The death of Kobe Bryant and his daughter Gianna has not only caught my attention, but also captured my heart in mourning for them. I am simply one of several million sports fans from Southern California who thought he “belonged to us,” whether we met him or not.
As a result, I have been watching non-stop coverage for the past few days. We have since learned incredible stories of others who perished in the crash as well, and their names need to be acknowledged before I continue.
Those who entered the other side of eternity Sunday include:
- Kobe Bryant, 41
- Gianna Bryant, 13
- Christina Mauser, 38
- John Altobelli, 56
- Keri Altobelli, 46
- Alyssa Altobelli, 13
- Sarah Chester, 45,
- Payton Chester, 13
- Ara Zobayan, 50
As I watched one anecdotal story after another, I was touched by Kobe Bryant, the man, not just the iconic five-time NBA champion and two-time Olympic gold medalist. This driven individual was devoted to his family, as well as several philanthropic and business ventures. As an athlete who was widely popular in Europe and Asia, the news of his demise reverberated around the globe.
To demonstrate Kobe’s diversity and drive, he also won an Oscar for Best Animated Short Film in 2018 as the executive producer of Dear Basketball.
Like all of us, Kobe had his shortcomings. Some were widely publicized, yet it is the evidence of redemption that motivates the words I desire to share.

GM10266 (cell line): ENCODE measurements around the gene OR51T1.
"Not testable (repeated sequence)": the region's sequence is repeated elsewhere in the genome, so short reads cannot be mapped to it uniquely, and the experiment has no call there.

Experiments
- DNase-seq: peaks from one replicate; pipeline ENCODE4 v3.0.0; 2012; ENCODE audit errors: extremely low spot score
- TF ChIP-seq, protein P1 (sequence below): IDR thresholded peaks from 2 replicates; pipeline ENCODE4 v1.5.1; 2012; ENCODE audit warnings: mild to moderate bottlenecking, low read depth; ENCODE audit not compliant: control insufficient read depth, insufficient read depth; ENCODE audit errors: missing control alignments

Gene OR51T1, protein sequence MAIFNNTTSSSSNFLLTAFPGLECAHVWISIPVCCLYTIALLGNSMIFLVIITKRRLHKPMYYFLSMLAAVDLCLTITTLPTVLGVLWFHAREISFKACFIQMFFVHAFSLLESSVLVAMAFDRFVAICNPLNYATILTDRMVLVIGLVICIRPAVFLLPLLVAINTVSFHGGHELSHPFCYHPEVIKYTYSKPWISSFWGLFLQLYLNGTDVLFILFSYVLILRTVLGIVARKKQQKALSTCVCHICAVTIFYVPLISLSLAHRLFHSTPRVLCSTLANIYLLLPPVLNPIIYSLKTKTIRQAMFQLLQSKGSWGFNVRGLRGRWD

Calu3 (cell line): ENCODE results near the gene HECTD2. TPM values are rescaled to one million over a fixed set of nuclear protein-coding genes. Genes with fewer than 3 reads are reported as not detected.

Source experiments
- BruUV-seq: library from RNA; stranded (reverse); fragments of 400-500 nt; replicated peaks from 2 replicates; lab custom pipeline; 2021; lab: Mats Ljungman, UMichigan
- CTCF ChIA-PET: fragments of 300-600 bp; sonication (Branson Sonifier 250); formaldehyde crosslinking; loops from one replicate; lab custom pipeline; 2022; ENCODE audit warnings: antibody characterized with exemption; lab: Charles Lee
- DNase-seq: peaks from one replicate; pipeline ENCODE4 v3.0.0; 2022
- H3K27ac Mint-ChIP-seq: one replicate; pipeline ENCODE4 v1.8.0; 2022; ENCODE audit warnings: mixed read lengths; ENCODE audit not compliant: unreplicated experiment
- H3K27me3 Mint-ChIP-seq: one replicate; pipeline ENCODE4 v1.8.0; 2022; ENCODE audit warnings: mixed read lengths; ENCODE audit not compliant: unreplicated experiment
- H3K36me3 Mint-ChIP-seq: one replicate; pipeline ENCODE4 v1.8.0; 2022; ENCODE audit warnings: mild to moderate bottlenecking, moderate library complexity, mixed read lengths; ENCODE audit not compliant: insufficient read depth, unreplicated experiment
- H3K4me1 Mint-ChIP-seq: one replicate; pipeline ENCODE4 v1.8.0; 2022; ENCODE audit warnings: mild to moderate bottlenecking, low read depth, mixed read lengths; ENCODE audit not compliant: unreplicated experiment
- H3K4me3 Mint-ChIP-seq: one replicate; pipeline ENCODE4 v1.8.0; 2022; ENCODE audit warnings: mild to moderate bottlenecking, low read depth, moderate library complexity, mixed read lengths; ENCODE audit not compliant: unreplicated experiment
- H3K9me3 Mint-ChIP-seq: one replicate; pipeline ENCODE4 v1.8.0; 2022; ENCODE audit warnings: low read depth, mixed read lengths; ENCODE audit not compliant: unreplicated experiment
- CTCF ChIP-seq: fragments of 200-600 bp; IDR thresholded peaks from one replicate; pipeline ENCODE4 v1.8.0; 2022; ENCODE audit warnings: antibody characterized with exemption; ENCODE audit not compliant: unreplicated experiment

First responders are special people
So what has prompted this piece in a law enforcement publication? There are several reasons, really. First, I couldn’t help but think of the first responders who encountered the wreckage Sunday morning. It had to be a feeling of helplessness. As a retired law enforcement professional, and managing editor of Law Officer, I am always aware of the emotional toll the business takes on individuals. Therefore, if you are a first responder, I want you to know how special you are.
Second, my son and daughter-in-law have their own anecdotal story involving Kobe Bryant that I believe is worth sharing.
By way of background, I need to emphasize that I’ve been a fan of the Los Angeles Lakers since I was 10-years-old. My first memories were hard to top. It was the 1971-72 season. The Lakers’ roster included future Hall of Famers, Jerry West, Elgin Baylor, Wilt Chamberlain, Gail Goodrich, with Pat Riley coming off the bench and Bill Sharman as coach. The “Goldenthroat” Hall of Famer, Chick Hearn, broadcast the play-by-play. All the team did that year was set a professional sports record of winning 33 consecutive games, which still stands today, and finish the season with a then-record 69 victories against 13 losses. Moreover, they took home the coveted NBA championship by defeating the New York Knicks in the finals. Yep, that was my introduction to the Los Angeles Lakers as a fan.
My favorite ballers owned the 80s with five NBA championships. This was also the decade I began my career in law enforcement.
Father and son experience
When my children were young, I developed the practice of taking a vacation day from work to celebrate their birthdays, one-on-one. I thought this was reasonable since I missed so many of life’s special moments due to a crazy work schedule. Can you relate?
During their respective birthdays, each of my three children picked the outing.
In the early 2000s, my youngest son, Jordan wanted to attend a Laker game. This was during their three-peat championship run (2000-2002), so tickets were difficult to get. But one of my partners from the Special Investigations Unit held season tickets, so he offered a game to us.